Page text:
In Liam O'Flaherty's "The Sniper," how does this story use irony?

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Irony is the difference between what one expects to happen and what actually happens. For example, when a fireman's house burns down, this is an example of irony. If a thief's house is robbed, this also is an example of irony.

In Liam O'Flaherty's short story "The Sniper," the major irony is what happens in the story that is totally unexpected by the reader.

The Republican sniper is the man that the author describes, whose progress he follows in detail. The other sniper is considered the enemy sniper.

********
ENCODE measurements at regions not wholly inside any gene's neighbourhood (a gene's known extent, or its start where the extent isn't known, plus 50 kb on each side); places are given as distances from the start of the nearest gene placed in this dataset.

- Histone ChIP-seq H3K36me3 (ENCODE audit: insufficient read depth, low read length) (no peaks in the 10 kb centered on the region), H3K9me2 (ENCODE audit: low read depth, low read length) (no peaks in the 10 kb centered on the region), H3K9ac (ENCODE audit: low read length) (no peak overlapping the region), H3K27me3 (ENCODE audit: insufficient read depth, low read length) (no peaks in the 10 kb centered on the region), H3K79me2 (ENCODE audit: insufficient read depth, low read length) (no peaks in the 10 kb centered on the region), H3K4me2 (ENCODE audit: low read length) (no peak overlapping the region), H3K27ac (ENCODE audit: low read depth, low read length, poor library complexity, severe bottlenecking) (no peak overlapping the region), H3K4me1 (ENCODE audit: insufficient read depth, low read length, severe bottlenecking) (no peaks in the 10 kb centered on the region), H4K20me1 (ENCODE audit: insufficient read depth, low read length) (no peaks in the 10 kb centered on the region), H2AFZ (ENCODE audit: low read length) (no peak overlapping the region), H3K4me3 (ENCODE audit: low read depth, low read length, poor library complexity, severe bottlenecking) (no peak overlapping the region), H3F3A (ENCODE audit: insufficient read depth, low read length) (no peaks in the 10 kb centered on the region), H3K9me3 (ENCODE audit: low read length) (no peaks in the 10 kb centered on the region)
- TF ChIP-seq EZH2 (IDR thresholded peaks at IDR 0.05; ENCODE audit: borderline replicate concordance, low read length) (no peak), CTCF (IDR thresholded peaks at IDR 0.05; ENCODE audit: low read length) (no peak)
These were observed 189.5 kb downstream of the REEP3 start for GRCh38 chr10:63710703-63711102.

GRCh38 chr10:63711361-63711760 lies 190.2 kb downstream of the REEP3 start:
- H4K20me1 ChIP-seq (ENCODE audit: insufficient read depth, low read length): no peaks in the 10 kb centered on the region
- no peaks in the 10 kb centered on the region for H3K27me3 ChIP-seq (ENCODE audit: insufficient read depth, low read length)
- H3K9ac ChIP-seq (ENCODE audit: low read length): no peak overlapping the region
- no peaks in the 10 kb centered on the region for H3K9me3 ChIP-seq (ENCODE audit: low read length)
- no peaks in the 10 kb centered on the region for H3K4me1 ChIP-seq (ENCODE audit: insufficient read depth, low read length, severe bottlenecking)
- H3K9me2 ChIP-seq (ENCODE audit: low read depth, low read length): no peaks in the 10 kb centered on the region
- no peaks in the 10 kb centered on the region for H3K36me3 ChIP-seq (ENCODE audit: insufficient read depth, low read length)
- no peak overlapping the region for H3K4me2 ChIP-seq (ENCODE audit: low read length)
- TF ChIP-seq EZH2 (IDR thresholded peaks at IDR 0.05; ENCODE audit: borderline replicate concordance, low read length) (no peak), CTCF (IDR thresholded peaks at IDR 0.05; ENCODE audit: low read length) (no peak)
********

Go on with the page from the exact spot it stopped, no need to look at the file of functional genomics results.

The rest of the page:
O'Flaherty artfully weaves a tale of an IRA sniper in Dublin during the Irish civil wars, around 1922. By providing very little information about the other sniper, the reader concentrates primarily on the actions and reactions of the Republican sniper. He is described as a fanatic. He is filled with excitement, so much so that he didn't eat before he climbed to the roof to watch for Free Staters or...

(The entire section contains 481 words.)

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